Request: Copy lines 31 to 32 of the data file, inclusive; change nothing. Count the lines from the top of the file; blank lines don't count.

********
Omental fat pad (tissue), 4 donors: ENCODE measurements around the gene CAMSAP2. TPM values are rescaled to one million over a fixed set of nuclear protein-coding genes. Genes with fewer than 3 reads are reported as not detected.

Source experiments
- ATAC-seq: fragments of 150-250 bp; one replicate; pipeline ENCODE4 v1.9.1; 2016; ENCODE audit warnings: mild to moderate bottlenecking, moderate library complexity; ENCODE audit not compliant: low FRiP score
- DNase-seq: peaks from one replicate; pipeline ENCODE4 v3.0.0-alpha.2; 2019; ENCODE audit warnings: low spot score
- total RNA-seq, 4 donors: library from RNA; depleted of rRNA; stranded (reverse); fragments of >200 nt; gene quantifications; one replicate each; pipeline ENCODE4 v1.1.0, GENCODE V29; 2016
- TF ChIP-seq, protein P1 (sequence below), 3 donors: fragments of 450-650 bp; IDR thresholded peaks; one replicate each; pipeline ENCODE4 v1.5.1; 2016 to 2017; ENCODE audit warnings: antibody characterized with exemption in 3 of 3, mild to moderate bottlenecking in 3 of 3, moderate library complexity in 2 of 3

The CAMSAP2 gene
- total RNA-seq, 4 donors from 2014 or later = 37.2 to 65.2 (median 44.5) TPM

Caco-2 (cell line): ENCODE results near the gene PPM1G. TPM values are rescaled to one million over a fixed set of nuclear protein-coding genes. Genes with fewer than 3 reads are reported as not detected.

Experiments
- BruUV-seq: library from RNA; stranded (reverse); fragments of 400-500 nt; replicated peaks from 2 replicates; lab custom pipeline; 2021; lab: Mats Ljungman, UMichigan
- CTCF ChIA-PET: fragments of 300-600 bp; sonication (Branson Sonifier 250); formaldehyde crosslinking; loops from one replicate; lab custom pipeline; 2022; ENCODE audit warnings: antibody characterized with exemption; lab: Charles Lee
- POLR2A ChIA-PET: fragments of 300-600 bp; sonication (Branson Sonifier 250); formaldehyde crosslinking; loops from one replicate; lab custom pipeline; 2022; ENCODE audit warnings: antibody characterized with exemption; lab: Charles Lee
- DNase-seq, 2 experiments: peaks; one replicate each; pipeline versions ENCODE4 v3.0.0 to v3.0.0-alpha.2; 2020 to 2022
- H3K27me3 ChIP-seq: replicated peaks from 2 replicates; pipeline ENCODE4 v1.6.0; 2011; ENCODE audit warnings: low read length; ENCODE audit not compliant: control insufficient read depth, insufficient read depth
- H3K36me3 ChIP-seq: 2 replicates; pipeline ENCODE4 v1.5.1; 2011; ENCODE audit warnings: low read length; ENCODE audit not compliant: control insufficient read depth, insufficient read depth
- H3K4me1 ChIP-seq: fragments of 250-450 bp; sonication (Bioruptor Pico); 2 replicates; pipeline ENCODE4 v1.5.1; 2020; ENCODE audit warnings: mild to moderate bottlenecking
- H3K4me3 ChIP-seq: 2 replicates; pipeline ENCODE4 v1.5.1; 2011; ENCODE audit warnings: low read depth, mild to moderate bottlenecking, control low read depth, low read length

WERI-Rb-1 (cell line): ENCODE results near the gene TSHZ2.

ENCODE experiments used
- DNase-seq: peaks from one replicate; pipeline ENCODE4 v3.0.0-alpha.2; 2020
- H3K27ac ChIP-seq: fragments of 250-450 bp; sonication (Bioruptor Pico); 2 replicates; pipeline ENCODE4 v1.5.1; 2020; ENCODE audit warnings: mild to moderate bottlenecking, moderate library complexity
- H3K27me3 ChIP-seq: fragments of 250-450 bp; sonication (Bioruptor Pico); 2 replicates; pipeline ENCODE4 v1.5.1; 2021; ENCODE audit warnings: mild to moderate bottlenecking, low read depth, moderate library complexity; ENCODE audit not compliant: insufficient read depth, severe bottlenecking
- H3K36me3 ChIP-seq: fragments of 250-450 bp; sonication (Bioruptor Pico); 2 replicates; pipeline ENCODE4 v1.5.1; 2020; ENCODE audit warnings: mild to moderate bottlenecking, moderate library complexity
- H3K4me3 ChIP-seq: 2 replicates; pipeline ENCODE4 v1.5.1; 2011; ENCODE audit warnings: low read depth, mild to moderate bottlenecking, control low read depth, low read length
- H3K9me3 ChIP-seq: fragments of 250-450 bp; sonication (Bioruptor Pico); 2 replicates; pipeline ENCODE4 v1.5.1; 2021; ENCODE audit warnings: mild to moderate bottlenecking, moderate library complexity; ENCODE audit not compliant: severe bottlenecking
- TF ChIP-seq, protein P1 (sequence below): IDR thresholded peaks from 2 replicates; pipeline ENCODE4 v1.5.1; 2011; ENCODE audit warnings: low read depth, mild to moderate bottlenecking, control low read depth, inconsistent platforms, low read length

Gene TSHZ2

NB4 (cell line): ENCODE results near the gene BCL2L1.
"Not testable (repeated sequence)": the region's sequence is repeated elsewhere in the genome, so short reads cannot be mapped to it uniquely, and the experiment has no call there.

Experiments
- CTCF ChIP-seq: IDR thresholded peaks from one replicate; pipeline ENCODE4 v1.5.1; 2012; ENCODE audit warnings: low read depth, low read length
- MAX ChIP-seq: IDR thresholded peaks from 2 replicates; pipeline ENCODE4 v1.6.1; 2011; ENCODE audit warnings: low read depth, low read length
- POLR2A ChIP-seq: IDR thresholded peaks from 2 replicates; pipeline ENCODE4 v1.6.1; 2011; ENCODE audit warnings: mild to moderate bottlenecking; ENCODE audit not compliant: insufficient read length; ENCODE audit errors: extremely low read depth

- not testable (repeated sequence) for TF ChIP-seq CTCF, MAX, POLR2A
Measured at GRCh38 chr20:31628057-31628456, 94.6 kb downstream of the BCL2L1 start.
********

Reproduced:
Experiments
- CTCF ChIP-seq: IDR thresholded peaks from one replicate; pipeline ENCODE4 v1.5.1; 2012; ENCODE audit warnings: low read depth, low read length